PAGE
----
Psychological Distress in Pregnancy Harms Brain Development in Fetuses With CHD

By Megan Brooks

January 16, 2020

NEW YORK (Reuters Health) - Psychological distress is common among pregnant women carrying fetuses with congenital heart disease (CHD) and is associated with impaired fetal brain development, new research indicates.

"The data underscore the importance of universal screening for maternal psychological distress, integrated prenatal mental health support, and targeted early cognitive-behavioral interventions given that stress is a potentially modifiable risk factor in this high-risk population, the study team writes in JAMA Pediatrics.

"We already know that mental health problems are the most common complications of pregnancy. Our study reports an alarmingly high prevalence of stress, anxiety and depressive symptoms in pregnant women carrying fetuses diagnosed with CHD," Dr. Catherine Limperopoulos, director of the Center for the Developing Brain at Children's National Hospital and the study's corresponding author, said in email to Reuters Health.

"We also show that prenatal maternal psychological distress among these women is associated with adverse fetal hippocampal and cerebellar development in the womb," she added.

The researchers studied 48 pregnant women carrying fetuses with CHD and 92 healthy volunteers with low-risk pregnancies from the Children's National Health System.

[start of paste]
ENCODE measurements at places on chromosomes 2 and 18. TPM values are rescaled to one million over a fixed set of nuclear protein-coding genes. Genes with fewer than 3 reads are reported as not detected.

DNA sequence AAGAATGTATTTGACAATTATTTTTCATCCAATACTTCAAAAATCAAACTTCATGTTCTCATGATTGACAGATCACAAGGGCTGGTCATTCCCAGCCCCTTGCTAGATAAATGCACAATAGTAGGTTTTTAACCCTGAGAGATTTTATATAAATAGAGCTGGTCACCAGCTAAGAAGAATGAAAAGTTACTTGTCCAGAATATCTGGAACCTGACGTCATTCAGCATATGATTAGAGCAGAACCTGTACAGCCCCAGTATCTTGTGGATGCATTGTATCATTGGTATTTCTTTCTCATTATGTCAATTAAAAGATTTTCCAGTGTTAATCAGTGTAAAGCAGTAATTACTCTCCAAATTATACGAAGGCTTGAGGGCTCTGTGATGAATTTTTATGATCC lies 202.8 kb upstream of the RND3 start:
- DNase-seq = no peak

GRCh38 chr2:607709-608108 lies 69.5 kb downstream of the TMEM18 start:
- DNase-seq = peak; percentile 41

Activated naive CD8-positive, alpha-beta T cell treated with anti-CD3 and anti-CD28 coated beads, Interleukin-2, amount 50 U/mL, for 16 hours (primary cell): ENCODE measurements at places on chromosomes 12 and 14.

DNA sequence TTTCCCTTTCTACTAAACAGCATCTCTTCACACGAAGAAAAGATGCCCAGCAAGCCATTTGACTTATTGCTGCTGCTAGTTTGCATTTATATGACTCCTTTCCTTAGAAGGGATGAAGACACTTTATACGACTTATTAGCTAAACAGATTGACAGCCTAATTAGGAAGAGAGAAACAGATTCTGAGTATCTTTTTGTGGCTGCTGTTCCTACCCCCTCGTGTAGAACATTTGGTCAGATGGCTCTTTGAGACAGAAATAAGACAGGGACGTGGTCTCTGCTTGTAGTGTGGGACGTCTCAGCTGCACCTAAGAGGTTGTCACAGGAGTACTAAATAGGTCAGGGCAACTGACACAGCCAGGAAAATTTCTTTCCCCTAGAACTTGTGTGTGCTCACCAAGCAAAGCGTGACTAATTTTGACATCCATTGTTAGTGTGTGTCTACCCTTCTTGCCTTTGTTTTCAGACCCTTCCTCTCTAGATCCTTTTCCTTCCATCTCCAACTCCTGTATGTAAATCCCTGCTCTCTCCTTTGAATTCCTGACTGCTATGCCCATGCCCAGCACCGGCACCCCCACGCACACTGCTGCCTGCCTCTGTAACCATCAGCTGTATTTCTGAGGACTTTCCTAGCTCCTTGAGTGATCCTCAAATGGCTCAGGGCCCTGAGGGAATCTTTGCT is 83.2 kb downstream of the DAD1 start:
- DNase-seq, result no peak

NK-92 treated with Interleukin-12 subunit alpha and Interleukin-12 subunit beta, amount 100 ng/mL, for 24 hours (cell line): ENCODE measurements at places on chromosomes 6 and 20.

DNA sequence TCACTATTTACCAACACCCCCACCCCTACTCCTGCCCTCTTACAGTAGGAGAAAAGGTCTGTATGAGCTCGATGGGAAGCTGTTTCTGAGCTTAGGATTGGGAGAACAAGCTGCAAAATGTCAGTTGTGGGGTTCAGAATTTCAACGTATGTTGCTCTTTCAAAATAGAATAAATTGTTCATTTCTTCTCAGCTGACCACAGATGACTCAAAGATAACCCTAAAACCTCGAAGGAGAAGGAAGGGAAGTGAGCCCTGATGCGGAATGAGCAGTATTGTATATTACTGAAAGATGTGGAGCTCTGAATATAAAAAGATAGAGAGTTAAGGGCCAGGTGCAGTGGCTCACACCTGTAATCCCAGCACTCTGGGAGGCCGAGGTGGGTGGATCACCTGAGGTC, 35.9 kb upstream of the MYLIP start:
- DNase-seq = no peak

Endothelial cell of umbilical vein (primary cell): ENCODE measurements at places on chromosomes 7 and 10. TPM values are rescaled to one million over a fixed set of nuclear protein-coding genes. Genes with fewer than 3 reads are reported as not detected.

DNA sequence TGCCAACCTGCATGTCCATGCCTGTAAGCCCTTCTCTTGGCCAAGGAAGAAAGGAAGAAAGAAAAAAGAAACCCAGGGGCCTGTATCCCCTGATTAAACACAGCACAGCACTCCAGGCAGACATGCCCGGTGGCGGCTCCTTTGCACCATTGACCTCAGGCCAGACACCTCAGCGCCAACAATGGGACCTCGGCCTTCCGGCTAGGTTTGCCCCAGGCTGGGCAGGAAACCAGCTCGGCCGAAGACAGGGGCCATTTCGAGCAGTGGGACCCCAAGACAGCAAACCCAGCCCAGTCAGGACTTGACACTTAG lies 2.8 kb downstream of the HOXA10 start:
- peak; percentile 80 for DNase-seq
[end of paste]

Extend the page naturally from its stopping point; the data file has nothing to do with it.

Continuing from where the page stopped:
Maternal stress was assessed with the Perceived Stress Scale; anxiety with the Spielberger State-Trait Anxiety Inventory; and depression with the Edinburgh Postnatal Depression Scale.

Among the women carrying fetuses with CHD, 31 (65%) tested positive for stress, 21 (44%) for anxiety, and 14 (29%) for depression.

"Feelings of stress, anxiety and depression aren't limited to women who receive a fetal CHD diagnosis, however," Dr. Limperopoulos told Reuters Health. About one in four women with uncomplicated pregnancies in the study tested positive for stress and anxiety and 9% for depression, she noted.

The researchers also assessed 223 MRI scans obtained between 21 and 40 weeks' gestation from 140 fetuses (74 MRIs from 48 fetuses with CHD and 149 MRIs from 92 healthy fetuses). They found that maternal stress and anxiety were associated with decreased cerebellar and hippocampal volumes in fetuses with CHD during the second half of gestation.

It's important to note, the researchers say, that none of the women they studied had been formally screened for prenatal depression or anxiety, and none were taking medications nor were receiving any mental health intervention.

"Taken as a whole, these findings are important for clinicians because maternal stress is underappreciated clinically," Dr. Limperopoulos told Reuters Health. "Stress is a modifiable risk factor, and we have the ability to intervene through early diagnosis followed by targeted behavioral interventions to improve the behavioral well-being of pregnant women and the well-being of their fetuses. This is especially important for infants diagnosed with CHD, since they already are at heightened risk for neurodevelopmental disabilities."

"It's critical to overcome the lingering stigma that still accompanies mental health disorders in order to make these screenings a routine part of prenatal care. Only then can we realize the potential to act on this risk factor while these infants are still in the womb," she added.

The study had no commercial funding and the authors have declared no relevant conflicts of interest.

SOURCE: http://bit.ly/36SssLD JAMA Pediatrics, online January 14, 2020.

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